Monday, 26 August 2019

#runsub17 - Week 2

I've met a lot of amazing runners over the years and I recently turned to someone for some advice. I didn't really get any guidance or advice back in the 1990s when I was a decent runner. All I used to do was just try and run as quick as I could to the beat of the music on my Walkman. I don't think I'll get away with that approach this time around. I'm therefore handing over this week's blog to someone who knows what it takes to run quicker than 17 minutes and then some. 

Pictured below is Steve Medd who is a Gateshead Harrier and he has also represented England. Steve started to run to lose weight, after piling on the pounds. He found that he enjoyed it and it was so much more interesting than hitting the gym! The rest, as they say, is history as Steve has a very impressive record indeed. According to Strava - Marathon - 02:38:22. Half Marathon - 01:13:31. 10 miles - 00:57:12. 10k - 00:33:33. 5k - 00:16:25. 1 mile - 00:04:53. 1500m - 00:04:27. As I'm writing this blog, I've just heard that Steve grabbed a gold in today's Tartan Games 1 mile event.

What Steve continues to achieve is even more phenomenal when you take into account that he is a secondary school teacher that has a young family! I think I'm right in saying that Steve is well placed to offer me some sound advice on running.

I asked Steve one simple question "What advice would you give me if I'm to have a chance of succeeding at beating 17 minutes for a 3 mile run?". Over to you Steve.

"The pace you need in order to run 3 miles in 17 mins is 5:40/mile. This is equivalent to 17:36 5K pace, which is no mean feat. 

In order to run fast you are going to have to get used to exactly that - running fast. You need a combination of speed and endurance. Depending on your starting point, I would take the approach of building base mileage first, taking 4-6 weeks to get used to running a minimum of 3 times a week of at least 3 or 4 miles each time. Once you have that base, you can start to introduce to at least one of your runs the cornerstone of faster running, what are usually referred to as ‘sessions’. These often consist of repetitions of the same shorter distance/time period efforts, but at a faster-than-normal pace with a set recovery (sometimes jogged) in between.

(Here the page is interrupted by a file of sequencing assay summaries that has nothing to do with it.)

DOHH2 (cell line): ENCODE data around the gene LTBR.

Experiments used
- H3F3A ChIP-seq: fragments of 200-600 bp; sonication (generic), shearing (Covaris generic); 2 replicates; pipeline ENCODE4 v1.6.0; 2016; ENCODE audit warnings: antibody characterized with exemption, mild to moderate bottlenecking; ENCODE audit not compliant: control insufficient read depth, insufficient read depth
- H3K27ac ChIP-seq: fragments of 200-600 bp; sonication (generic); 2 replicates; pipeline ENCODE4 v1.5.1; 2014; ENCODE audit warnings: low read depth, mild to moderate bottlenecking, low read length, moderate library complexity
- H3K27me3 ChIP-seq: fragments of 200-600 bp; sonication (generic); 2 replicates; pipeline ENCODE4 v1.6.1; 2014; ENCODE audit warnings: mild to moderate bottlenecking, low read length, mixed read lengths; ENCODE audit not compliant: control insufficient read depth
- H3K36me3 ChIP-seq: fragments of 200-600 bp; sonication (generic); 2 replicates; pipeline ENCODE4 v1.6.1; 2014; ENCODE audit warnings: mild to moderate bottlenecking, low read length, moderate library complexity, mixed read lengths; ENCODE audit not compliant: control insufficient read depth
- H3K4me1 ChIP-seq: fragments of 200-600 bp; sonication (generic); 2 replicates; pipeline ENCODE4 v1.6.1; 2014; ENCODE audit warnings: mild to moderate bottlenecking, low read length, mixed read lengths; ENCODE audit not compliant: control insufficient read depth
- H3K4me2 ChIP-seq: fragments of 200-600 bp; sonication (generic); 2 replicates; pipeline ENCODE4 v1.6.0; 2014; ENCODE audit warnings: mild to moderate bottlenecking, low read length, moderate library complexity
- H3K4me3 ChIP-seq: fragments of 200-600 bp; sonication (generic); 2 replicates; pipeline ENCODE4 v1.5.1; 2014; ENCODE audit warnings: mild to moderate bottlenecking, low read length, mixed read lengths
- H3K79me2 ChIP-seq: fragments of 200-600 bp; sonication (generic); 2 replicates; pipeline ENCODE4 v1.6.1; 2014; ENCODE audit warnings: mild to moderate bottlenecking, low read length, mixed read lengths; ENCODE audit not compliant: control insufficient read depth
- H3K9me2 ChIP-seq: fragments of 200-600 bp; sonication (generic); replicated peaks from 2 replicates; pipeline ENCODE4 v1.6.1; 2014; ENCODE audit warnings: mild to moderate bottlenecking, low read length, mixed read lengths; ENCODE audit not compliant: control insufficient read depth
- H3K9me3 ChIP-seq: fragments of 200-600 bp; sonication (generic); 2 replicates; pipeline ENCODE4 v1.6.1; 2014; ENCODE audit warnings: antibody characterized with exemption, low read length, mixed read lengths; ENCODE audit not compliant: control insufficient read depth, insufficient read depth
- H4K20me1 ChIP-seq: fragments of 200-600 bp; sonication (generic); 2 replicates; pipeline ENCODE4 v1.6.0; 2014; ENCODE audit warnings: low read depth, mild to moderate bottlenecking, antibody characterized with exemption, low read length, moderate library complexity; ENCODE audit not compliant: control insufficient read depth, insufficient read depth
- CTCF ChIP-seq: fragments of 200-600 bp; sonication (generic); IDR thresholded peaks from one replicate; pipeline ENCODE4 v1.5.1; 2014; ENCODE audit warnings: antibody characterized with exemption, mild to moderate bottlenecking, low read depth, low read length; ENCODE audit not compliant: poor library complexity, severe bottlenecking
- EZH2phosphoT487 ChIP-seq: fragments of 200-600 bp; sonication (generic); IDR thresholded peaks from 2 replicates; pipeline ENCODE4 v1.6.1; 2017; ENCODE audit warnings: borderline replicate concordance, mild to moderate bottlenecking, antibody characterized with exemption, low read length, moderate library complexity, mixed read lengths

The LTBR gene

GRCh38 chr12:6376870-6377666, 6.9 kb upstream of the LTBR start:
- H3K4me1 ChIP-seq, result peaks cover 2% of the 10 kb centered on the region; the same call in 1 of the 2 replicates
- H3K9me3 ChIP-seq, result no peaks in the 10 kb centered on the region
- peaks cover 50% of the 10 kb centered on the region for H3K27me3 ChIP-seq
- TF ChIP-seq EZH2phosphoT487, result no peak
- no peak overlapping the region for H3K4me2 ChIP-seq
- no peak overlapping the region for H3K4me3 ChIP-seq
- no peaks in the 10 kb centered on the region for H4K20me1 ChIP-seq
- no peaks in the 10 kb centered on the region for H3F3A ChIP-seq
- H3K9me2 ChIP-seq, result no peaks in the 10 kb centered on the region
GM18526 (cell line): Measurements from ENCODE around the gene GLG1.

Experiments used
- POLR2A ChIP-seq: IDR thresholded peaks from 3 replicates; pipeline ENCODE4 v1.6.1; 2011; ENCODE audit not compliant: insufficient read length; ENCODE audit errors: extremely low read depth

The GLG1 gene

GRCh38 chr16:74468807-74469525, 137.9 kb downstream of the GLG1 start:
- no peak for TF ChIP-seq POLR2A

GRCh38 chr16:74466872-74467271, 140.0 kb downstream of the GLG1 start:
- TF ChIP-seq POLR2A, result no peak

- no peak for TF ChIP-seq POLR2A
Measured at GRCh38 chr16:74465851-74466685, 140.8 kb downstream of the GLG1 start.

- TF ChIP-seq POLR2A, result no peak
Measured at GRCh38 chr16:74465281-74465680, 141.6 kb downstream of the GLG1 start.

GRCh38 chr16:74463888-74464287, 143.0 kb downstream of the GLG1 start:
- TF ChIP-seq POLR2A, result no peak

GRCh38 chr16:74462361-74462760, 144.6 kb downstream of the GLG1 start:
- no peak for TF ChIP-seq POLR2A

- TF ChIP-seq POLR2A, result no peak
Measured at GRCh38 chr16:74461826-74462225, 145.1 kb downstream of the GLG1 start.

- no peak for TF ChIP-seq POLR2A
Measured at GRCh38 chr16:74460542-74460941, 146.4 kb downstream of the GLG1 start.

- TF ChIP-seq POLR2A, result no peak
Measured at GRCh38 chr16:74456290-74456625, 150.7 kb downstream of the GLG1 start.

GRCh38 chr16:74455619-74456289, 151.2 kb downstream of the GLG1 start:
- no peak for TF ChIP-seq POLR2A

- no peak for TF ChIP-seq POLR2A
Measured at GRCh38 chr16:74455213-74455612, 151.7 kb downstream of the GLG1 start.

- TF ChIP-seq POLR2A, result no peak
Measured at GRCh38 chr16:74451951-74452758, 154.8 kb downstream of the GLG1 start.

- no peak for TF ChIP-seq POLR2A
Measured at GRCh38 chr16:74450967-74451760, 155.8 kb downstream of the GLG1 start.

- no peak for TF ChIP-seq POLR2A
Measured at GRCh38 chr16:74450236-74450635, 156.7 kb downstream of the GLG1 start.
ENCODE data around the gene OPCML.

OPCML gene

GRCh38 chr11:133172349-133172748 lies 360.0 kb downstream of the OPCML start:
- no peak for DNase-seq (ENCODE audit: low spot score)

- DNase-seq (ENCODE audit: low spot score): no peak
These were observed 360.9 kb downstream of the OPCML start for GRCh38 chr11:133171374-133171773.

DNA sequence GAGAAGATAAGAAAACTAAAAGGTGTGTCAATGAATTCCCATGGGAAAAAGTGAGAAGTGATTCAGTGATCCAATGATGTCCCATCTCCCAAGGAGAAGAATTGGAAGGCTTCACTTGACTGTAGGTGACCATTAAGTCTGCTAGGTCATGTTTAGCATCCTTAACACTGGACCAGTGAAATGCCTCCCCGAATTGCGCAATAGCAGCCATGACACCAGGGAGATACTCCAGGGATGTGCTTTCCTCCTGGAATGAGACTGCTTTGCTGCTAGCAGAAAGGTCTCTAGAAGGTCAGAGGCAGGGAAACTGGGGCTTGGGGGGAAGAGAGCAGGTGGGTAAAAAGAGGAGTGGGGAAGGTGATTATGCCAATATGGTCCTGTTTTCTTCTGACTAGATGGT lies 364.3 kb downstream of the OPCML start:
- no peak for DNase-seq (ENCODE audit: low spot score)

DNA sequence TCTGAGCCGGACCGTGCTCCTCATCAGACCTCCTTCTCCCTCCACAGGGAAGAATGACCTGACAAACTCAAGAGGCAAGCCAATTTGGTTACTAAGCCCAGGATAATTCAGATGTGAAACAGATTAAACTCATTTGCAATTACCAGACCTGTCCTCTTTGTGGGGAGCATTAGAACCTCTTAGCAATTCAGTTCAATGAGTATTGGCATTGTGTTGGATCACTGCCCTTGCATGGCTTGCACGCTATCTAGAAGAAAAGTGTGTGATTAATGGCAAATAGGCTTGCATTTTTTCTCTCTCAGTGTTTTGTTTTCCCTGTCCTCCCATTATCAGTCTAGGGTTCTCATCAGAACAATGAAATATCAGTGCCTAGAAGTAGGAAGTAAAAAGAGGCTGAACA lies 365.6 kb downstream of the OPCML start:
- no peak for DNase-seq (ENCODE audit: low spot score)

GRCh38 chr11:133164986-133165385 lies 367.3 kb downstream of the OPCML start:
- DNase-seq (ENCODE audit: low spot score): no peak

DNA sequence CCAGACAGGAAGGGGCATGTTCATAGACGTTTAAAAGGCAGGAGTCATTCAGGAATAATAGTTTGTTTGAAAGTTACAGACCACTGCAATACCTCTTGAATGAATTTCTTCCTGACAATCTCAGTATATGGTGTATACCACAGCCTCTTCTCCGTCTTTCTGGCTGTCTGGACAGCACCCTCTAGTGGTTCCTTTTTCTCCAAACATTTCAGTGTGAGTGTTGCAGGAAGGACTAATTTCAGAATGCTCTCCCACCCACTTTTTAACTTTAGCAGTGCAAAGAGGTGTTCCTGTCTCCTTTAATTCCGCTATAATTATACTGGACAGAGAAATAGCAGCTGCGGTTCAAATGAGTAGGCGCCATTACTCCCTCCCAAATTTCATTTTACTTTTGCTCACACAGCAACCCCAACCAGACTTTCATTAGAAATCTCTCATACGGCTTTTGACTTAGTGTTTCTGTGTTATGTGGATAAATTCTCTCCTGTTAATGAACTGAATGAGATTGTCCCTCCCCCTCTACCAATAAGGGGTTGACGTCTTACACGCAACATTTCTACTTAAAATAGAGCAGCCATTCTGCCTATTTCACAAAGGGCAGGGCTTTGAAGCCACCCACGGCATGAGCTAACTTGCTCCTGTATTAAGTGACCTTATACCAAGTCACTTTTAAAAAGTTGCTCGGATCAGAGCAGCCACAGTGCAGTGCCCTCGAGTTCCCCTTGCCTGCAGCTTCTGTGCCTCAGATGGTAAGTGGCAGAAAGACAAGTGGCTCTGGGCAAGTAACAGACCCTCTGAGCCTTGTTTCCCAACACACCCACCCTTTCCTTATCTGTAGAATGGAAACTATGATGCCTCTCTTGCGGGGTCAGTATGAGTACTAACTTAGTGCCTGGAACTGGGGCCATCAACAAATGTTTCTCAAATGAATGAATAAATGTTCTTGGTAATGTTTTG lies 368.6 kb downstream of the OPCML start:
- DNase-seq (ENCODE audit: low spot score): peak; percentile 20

You can do sessions on the flat, on a hill, on the track....there are loads of different ways to do it. The key is that you are loading your training in a different way than just running at a standard pace. You need to push the envelope of what seems a comfortable pace. These sessions are much easier when done with other people, which is an advantage of training with a running/athletics club. 

The reps should initially be short and the recoveries in between long and you should aim to be reasonably consistent through the session. As you get fitter, extend the rep length/shorten the recovery/increase the number of reps. 

Longer term, I would be building to a minimum of running 5 days a week. Build to two of these being the sessions described above. The introduction of a tempo session for one run would also be a good idea (this could be a parkrun) where you run harder than normal pace for a few miles, but slower than race-pace. 

A long run once a week is still useful, even when training for a shorter distance - maybe build up to 10 miles. Also you can supplement with one or two easy runs at ‘recovery pace’ - nice and relaxed, just to turn the legs over.".

Thank you Steve for giving me the advice that I'll turn into a structured training plan. Tune in to next week's blog where I'll be putting Steve's initial advice to the test and also talking about the main threats to the success of the #runsub17 project.